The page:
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The study of politics under the rubric of ‘Latin American studies’ bears two important features that distinguish it from the more general practice in US university departments of political science: it has been approached from an interdisciplinary perspective and it has been inﬂuenced importantly by Latin Americans themselves. Through these methods, ‘Latin Americanists’ have contributed to some of the most important and inﬂuential theories and debates in political science in recent history, from dependency to democratization, from studies on the state to research on social movements. This research paper examines the intellectual trajectory of the study of politics within Latin American studies, noting how it has been inﬂuenced by real-world events and discussing its relationship, intellectual and political, to the discipline of political science.
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1. Emergence Of The Subﬁeld
While some US scholars devoted themselves to the study of Latin America, including the region’s politics, in the late nineteenth and early twentieth centuries, it was not until the 1960s, after the Cuban Revolution, that Latin American studies got its big boost. With important support from the Joint Committee on Latin American Studies of the Social Science Research Council and the American Council of Learned Studies, politics became a major scholarly focus for regional specialists. By 1979, articles by political scientists made up the largest percentage of submissions to the leading journal devoted to the area, the US-based Latin American Research Review, a trend that continued in the 1980s and 1990s. Studies on politics also composed an important percentage of articles in the Journal of Latin American Studies, published in England.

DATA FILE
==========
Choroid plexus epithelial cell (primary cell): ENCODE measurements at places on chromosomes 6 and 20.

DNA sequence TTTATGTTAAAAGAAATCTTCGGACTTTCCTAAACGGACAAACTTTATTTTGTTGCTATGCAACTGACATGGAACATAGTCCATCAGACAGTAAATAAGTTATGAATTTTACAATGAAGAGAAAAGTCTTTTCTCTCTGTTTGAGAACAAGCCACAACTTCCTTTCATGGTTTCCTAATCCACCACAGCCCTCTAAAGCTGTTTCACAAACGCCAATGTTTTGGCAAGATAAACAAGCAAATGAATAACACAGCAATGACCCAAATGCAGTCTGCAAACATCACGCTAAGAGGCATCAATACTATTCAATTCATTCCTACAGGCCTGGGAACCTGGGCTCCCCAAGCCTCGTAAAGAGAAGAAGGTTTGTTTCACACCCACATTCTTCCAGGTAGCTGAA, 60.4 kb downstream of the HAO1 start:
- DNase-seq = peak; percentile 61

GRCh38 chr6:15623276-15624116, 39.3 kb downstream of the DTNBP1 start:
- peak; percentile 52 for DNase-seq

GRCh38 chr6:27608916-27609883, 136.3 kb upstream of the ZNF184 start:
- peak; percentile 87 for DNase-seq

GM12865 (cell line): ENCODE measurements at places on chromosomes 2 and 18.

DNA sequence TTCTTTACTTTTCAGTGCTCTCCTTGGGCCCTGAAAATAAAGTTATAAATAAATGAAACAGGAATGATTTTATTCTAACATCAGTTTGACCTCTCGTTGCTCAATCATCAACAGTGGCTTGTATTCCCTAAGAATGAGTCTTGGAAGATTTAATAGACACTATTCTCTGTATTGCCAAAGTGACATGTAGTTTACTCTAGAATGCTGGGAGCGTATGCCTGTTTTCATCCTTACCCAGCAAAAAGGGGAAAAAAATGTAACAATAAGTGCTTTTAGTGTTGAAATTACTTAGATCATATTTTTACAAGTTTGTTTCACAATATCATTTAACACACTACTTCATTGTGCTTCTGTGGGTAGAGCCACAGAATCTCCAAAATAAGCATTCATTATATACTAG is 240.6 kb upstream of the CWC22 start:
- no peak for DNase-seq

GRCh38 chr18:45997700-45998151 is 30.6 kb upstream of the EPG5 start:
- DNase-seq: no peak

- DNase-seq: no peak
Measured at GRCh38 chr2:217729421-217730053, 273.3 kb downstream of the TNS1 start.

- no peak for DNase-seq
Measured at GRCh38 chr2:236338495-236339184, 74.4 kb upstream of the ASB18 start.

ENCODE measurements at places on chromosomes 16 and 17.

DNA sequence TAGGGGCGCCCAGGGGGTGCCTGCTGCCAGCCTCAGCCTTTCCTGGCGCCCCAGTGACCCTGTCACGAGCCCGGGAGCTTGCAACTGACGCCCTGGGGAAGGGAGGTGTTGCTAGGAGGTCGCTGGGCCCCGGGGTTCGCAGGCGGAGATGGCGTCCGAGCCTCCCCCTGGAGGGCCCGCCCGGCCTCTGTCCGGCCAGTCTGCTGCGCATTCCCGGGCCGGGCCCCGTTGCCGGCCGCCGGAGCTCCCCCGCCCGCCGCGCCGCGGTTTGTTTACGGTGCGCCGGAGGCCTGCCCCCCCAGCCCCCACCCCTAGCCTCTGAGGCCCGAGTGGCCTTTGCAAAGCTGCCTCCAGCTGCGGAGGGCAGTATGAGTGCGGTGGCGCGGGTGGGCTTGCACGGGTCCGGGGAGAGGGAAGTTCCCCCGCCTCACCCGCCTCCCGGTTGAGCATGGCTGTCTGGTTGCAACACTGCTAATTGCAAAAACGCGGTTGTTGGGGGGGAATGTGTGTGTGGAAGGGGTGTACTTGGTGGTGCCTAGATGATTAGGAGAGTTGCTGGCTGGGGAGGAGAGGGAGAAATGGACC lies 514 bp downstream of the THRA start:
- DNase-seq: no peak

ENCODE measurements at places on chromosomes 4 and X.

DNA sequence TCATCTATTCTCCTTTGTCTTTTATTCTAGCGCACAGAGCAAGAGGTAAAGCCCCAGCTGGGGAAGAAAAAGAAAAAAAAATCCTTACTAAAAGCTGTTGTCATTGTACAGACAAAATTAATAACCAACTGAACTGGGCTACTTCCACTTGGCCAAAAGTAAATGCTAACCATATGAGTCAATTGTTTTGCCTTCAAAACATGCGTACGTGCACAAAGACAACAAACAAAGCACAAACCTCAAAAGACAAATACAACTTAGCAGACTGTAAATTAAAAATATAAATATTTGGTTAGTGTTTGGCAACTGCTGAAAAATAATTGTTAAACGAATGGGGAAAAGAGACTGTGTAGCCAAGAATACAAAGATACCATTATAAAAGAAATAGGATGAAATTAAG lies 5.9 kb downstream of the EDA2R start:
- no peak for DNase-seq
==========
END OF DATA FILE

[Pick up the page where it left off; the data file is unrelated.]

Notwithstanding the Cold War ‘national interest’ incentives for funding US scholarship on Latin America, many tensions arose over the years between the Latin American studies community and the foreign policy, defense, and intelligence circles of the US government. Beginning with the ‘Operation Camelot’ scandal in 1964, in which a sociologist working in Chile exposed a US Army-funded initiative to use area scholars to gather information for the US government’s counterinsurgency program, scholars of the hemisphere criticized a wide array of US policies, including those toward Cuba, multinational corporations, Brazil, Central America, and especially Chile. The Latin American Studies Association, founded in 1964, has issued frequent and strong criticisms of US policy in the hemisphere. This passionate engagement of US and European Latin Americanists with policy issues in the region is one outcome of their genuine collaboration with their counterparts to the south, most of whom have been sharply critical of US imperialism, interventionism, capitalism, conservatism, and association with dictators.
2. From Modernization To Dependency